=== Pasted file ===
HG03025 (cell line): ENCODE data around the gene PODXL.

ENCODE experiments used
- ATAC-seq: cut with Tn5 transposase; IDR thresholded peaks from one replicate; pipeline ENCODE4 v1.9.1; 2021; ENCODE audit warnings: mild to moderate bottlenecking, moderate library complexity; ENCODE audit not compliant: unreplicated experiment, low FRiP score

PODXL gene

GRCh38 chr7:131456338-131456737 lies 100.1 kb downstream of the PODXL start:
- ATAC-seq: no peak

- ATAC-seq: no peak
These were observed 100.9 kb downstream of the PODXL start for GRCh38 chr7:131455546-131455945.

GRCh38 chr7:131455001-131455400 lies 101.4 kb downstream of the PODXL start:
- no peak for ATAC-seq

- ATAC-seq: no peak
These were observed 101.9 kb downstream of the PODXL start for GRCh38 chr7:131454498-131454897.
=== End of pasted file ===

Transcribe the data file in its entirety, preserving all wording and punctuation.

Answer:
HG03025 (cell line): ENCODE data around the gene PODXL.

ENCODE experiments used
- ATAC-seq: cut with Tn5 transposase; IDR thresholded peaks from one replicate; pipeline ENCODE4 v1.9.1; 2021; ENCODE audit warnings: mild to moderate bottlenecking, moderate library complexity; ENCODE audit not compliant: unreplicated experiment, low FRiP score

PODXL gene

GRCh38 chr7:131456338-131456737 lies 100.1 kb downstream of the PODXL start:
- ATAC-seq: no peak

- ATAC-seq: no peak
These were observed 100.9 kb downstream of the PODXL start for GRCh38 chr7:131455546-131455945.

GRCh38 chr7:131455001-131455400 lies 101.4 kb downstream of the PODXL start:
- no peak for ATAC-seq

- ATAC-seq: no peak
These were observed 101.9 kb downstream of the PODXL start for GRCh38 chr7:131454498-131454897.